This past week, the garden’s installation began in earnest with sod cutting on Tuesday, materials delivery and excavation on Thursday and Friday, and a work party with the Boy Scouts on Saturday! I want to go in order so I don’t miss talking about any of people who have helped this week. I just can’t believe how blessed I am to be part of such an amazing community of people who are willing to give so much of their time and energy. I’m also super proud of our Boy Scouts, their leaders, and their parents who have clearly instilled in these kids a desire to give.
Asking people for help isn’t always easy. It’s easier if the help is for someone or something other than oneself, but it’s still humbling. My $4000 IDEA grant has parameters too, i.e. I can pay a maximum of $500 per vendor and, in the world of landscaping, that doesn’t go very far. Creating each of the elements of the garden takes a lot of inputs, and inputs typically equal money.
For example, both the labyrinth and amphitheater need a six-inch base of aggregate (15 tons), a one-inch base of polymetric sand (3 tons), several pallets of permeable pavers (including the inputs and labor for the mosaic art which will top them), topsoil to fill in the planting beds between the paths, hundreds of herbs, and mulch. Add to that sand for the sandpit (12 tons), stone dust for the pathways (5 tons), hundreds of plants for the pollinator garden and meadow, the waterfall with its own inputs (the kit, aggregate, boulders, etc.) and we’ve got a very expensive garden!
I starting planning for the plants this winter. Due to cost, the initial plan was to buy plugs and have Grasso Tech students grow the tiny plants in their greenhouse. When I spoke to my mentor Petie Reed from Perennial Harmony, she informed me that nurseries would not send plugs in the middle of the winter (because they’ll freeze during transport) and that I had to buy them locally. Petie suggested that I contact Matt Griswold, the owner of Judge’s Farm, a wholesale nursery in Old Lyme.
I contacted Matt, told him about the garden, and was ecstatic when he offered to donate enough plants (in one-gallon pots no less) to fill the entire garden! His donation of over 200 plants and 11 flats of herbs meant that we wouldn’t have tiny little pint or quart-size plants for this spring’s installation—we would have substantial plants!
Matt is my hero as are so many amazing people in the community who are donating both materials and so much labor! I had already contacted Pride’s Corner prior to talking with Matt and they too had immediately donated $500 worth of plants which should cover all of the tall grasses which will enclose the garden. (The labor of growing plants in nurseries is something folks don’t often see. It is a heck of a lot of work to grow plants from seed and pot them up as they grow, taking care of all their individual needs. Next time you buy a plant, realize that there are many hours that went into tending it!)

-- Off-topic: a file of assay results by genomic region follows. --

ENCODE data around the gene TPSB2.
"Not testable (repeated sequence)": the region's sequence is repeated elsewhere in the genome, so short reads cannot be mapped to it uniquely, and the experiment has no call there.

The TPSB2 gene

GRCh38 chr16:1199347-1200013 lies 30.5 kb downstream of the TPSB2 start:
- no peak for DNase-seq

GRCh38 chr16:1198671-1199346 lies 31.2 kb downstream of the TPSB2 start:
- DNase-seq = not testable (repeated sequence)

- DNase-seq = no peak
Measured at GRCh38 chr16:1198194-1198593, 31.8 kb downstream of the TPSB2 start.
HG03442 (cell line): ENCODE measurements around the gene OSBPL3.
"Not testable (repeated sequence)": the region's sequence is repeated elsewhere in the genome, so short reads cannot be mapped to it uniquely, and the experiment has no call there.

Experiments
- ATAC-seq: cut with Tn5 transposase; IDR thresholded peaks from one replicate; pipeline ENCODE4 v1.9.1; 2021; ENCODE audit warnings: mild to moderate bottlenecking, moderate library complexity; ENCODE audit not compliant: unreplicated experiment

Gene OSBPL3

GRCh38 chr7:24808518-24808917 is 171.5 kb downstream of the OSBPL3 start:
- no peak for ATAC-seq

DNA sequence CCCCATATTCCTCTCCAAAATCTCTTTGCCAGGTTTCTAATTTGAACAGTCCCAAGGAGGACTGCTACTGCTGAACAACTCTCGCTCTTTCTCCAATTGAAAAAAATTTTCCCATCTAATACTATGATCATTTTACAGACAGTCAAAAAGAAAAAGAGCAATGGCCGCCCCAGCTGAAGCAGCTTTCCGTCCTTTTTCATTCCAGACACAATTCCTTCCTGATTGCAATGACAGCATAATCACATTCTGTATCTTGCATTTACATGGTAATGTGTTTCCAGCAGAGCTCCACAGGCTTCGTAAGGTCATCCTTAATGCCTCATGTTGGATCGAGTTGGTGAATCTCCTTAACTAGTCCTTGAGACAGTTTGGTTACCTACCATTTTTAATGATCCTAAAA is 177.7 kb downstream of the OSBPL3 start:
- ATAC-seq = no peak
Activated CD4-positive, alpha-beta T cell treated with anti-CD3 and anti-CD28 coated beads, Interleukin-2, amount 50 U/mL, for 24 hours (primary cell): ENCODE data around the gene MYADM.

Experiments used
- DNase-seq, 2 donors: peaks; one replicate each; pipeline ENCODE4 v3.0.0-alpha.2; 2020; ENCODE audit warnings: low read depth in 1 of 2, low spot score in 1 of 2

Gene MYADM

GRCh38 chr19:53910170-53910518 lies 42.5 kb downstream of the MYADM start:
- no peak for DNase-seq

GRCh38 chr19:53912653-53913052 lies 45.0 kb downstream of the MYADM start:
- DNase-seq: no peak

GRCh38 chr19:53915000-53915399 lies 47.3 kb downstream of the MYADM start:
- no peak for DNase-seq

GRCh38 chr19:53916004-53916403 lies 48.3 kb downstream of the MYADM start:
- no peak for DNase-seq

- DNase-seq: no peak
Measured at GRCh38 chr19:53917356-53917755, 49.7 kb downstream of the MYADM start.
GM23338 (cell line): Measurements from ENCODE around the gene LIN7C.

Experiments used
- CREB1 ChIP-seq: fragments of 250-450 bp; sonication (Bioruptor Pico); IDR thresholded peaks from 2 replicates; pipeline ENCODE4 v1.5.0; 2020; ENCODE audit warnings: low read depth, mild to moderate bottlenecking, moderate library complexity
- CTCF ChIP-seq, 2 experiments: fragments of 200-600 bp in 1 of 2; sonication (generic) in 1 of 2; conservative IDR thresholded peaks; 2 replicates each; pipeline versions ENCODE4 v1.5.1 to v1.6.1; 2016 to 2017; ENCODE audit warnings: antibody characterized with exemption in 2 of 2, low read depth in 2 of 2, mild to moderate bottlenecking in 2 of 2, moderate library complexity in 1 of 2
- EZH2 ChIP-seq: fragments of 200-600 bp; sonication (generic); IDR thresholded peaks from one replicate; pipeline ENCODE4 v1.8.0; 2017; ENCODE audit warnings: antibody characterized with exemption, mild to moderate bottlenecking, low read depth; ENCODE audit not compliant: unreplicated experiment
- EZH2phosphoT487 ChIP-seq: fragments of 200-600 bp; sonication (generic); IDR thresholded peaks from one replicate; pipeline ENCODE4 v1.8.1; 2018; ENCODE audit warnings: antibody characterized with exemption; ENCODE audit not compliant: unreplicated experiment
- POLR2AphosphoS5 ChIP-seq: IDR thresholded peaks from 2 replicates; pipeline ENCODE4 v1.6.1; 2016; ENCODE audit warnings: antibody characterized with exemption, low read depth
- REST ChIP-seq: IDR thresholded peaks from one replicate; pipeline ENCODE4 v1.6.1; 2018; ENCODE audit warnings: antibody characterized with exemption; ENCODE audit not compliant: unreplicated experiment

As for the materials, John Lombardi of Lombardi Sand and Gravel, is another of my new heroes. Once again I had to hold my heart (think Sanford & Son) because, without hesitation, after hearing about the garden, he donated over 30 tons—(yes, tons!) of materials for the garden—every ounce of aggregate, sand, stone dust, topsoil, and mulch. I am just floored, again and again, by the generosity of our community. This garden, like I said in an earlier post, is truly being built by many hands in the garden itself and off-site by these amazing businesses.
And speaking of those who have toiled in the garden, both Burnett’s Landscaping of Salem CT who did the sod cutting, and Butler Company of Windsor CT who did the excavating, came riding in on white horses and made the garden’s installation possible in weeks rather than months. Both companies squeezed us in among a myriad of other jobs, doing more than I could have even hoped. Both companies have stellar reputations because they do exceptional work but they also embody the spirit of community and giving. I am profoundly thankful for their contribution to the garden.
Thank you to everyone for being part of this garden and stay tuned for the post on the Boy Scout work party.